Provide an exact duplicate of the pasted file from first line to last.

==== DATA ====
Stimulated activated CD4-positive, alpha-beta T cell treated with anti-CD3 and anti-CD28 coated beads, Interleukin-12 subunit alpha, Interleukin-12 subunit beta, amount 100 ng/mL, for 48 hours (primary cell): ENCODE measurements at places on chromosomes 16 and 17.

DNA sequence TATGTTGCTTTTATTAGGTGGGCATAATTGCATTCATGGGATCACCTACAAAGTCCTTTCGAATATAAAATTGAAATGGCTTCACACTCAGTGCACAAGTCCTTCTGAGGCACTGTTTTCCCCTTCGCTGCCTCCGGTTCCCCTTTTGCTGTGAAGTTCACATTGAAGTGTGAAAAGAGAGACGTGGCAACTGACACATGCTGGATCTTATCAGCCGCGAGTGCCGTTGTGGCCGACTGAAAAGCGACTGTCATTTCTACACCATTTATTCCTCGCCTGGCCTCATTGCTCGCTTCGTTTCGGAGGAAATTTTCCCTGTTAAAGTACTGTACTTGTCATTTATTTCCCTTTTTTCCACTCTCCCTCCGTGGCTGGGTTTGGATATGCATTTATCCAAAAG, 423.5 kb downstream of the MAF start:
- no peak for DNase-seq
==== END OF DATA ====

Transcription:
Stimulated activated CD4-positive, alpha-beta T cell treated with anti-CD3 and anti-CD28 coated beads, Interleukin-12 subunit alpha, Interleukin-12 subunit beta, amount 100 ng/mL, for 48 hours (primary cell): ENCODE measurements at places on chromosomes 16 and 17.

DNA sequence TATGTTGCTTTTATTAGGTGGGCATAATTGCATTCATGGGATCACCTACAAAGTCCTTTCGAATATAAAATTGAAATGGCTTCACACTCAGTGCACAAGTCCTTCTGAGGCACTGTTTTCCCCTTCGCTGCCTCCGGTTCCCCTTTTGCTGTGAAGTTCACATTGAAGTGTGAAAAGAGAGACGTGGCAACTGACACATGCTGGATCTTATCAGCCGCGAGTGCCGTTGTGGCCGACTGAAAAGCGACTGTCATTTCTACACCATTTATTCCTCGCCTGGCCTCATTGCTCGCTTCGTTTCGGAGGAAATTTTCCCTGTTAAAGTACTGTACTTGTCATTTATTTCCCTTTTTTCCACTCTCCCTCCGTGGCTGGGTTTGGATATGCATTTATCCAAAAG, 423.5 kb downstream of the MAF start:
- no peak for DNase-seq